Islamabad: Pakistan’s law minister said Tuesday that the government had not struck an immunity deal with Pervez Musharraf, who resigned this week as the nation’s president in the face of possible impeachment.
Also Tuesday, ruling coalition leaders were expected to meet to discuss replacing the ousted president and possibly decide on how to deal with restoring dozens of judges he fired last year.
Law Minister Farooq Naek told reporters that coalition leaders had yet to make decisions on “accountability” for Musharraf. The second-biggest party in the government has said the longtime U.S.-backed leader should be tried for treason, which could lead to the death penalty.
“There is no deal with the president, and he had himself resigned,” Naek said.
Local media reports have suggested Musharraf might leave the country for security reasons _ he is despised by Islamist militants and deeply unpopular among ordinary Pakistanis.
During his resignation speech Monday, the president did not specify his plans, saying only that his future was in the hands of the people. Musharraf’s exit leaves the politicians who pushed out the stalwart American ally facing severe challenges such as militancy and economic problems in an already impoverished and volatile country.
Besides discussing possible presidents and the judges, coalition leaders will discuss “the future plans of Musharraf” said Farhatullah Babar, a ruling party spokesman.
Babar also confirmed that the National Assembly speaker accepted Musharraf’s resignation Monday night, while Mohammedmian Soomro, the Senate chairman, had taken charge as acting president.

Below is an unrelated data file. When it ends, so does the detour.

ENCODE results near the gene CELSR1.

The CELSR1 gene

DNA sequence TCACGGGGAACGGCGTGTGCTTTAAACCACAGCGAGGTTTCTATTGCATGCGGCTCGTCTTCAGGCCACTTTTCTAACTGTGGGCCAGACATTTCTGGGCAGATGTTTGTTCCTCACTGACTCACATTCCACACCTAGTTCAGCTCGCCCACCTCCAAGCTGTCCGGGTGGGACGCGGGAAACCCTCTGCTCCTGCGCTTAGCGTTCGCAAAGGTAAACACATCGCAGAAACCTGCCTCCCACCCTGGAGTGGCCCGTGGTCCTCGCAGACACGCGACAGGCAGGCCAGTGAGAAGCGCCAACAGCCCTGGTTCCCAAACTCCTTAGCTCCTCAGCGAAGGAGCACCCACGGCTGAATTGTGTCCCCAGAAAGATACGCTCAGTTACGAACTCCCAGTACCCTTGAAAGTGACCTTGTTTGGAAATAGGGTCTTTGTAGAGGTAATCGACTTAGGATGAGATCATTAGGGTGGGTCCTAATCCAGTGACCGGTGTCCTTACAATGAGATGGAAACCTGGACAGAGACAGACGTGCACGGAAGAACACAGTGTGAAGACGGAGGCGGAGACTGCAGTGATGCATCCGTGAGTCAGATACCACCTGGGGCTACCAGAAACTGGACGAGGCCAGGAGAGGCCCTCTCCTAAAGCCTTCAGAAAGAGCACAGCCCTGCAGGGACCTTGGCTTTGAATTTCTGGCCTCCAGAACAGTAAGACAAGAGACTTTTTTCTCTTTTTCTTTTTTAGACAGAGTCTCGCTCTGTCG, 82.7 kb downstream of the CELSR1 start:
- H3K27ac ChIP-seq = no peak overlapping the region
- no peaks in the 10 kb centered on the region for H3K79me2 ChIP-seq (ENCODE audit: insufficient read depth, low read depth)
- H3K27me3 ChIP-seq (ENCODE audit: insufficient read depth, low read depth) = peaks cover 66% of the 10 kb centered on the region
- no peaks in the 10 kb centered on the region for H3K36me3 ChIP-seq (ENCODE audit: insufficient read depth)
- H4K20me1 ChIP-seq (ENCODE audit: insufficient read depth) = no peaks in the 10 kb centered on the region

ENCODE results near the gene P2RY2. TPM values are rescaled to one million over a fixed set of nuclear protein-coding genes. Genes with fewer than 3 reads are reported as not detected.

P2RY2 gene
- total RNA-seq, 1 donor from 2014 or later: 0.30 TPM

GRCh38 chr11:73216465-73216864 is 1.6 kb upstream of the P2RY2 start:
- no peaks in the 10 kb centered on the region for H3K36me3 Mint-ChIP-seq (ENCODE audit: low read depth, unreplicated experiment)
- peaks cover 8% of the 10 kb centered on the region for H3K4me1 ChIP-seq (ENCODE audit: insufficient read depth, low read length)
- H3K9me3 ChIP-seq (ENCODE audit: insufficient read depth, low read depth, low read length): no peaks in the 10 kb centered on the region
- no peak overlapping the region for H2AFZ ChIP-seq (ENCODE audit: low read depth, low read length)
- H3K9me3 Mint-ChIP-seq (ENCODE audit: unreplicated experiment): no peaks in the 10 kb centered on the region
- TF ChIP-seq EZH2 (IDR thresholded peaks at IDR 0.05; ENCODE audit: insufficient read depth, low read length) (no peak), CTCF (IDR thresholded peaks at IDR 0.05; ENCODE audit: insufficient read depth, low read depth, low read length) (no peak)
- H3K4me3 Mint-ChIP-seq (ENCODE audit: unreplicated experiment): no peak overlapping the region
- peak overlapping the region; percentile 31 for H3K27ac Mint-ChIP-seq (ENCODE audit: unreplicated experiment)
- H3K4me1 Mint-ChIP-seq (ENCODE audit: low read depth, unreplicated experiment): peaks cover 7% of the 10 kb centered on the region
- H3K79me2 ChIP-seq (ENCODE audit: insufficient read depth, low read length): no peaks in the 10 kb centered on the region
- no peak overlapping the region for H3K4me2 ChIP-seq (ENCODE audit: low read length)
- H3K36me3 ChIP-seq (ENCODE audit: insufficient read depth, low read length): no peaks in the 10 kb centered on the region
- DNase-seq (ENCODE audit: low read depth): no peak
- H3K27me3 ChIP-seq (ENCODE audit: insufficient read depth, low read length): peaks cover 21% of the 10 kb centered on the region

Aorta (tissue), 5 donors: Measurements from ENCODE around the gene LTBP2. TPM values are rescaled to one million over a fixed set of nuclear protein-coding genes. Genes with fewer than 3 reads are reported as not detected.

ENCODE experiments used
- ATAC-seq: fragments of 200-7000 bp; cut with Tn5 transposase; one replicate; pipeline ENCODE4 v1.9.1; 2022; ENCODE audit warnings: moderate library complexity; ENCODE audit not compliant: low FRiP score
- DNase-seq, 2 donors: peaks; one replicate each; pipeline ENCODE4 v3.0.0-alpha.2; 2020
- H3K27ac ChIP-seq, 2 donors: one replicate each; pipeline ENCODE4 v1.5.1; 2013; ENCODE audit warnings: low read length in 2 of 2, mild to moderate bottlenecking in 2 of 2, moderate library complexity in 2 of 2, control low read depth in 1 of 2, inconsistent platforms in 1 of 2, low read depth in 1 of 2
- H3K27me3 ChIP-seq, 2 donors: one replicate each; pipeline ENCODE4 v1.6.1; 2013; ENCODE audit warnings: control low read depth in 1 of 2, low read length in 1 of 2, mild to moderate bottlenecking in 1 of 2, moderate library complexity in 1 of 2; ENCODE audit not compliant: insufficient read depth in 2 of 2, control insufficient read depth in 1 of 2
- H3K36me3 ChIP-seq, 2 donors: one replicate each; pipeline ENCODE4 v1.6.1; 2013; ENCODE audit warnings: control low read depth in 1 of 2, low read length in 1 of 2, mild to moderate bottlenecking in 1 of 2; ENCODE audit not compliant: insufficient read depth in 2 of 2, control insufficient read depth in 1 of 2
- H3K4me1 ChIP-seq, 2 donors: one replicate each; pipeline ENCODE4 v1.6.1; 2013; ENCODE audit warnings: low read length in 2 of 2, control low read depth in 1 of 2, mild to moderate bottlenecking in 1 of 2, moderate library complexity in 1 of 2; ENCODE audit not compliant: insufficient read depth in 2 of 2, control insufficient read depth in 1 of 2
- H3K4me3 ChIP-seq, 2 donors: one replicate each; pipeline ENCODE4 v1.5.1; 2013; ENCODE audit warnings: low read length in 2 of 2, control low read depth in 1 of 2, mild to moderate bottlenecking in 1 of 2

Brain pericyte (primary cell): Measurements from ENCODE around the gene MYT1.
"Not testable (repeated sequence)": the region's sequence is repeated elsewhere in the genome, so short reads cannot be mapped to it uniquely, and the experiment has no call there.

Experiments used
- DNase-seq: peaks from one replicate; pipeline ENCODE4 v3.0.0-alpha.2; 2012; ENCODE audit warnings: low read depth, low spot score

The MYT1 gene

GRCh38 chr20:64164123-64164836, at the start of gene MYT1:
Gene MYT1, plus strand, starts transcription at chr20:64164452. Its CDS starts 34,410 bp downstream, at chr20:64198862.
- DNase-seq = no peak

Pakistan’s president is elected by lawmakers, a process that is supposed to be completed within 30 days.
How the coalition government deals with succession whether it leads to a power struggle or a united front _ is a looming question at a critical time for the country. Analysts say earlier infighting over Musharraf’s future and the mechanics of bringing back the judges had distracted the government from tackling important issues.
“There is a huge challenge ahead,” said Shafqat Mahmood, a political analyst. “Now this whole Musharraf excuse is behind us. Now people are going to be focusing on their performance.”
Musharraf, seized power in a 1999 coup and dominated Pakistan for years, supporting the U.S. in the war on terror. But his popularity sank over time.
Pakistanis blamed rising violence in the country on the Musharraf’s alliance with Washington. For many, his decisions to sack the judges and impose temporary emergency rule last year aimed at avoiding challenges to his rule were a final straw.
His rivals won February parliamentary elections, largely sidelining him while clamoring for him to quit. They announced an impeachment campaign earlier this month, leading Musharraf to ultimately calculate he could not stay.
In his speech Monday, Musharraf listed the many problems now facing Pakistan, including its sinking economy and a chronic power shortages, and suggested his opponents were targeting him to mask their own failings.
“I am going with the satisfaction that whatever I have done was for the people and for the country ... I hope the nation and the people will forgive my mistakes,” he said.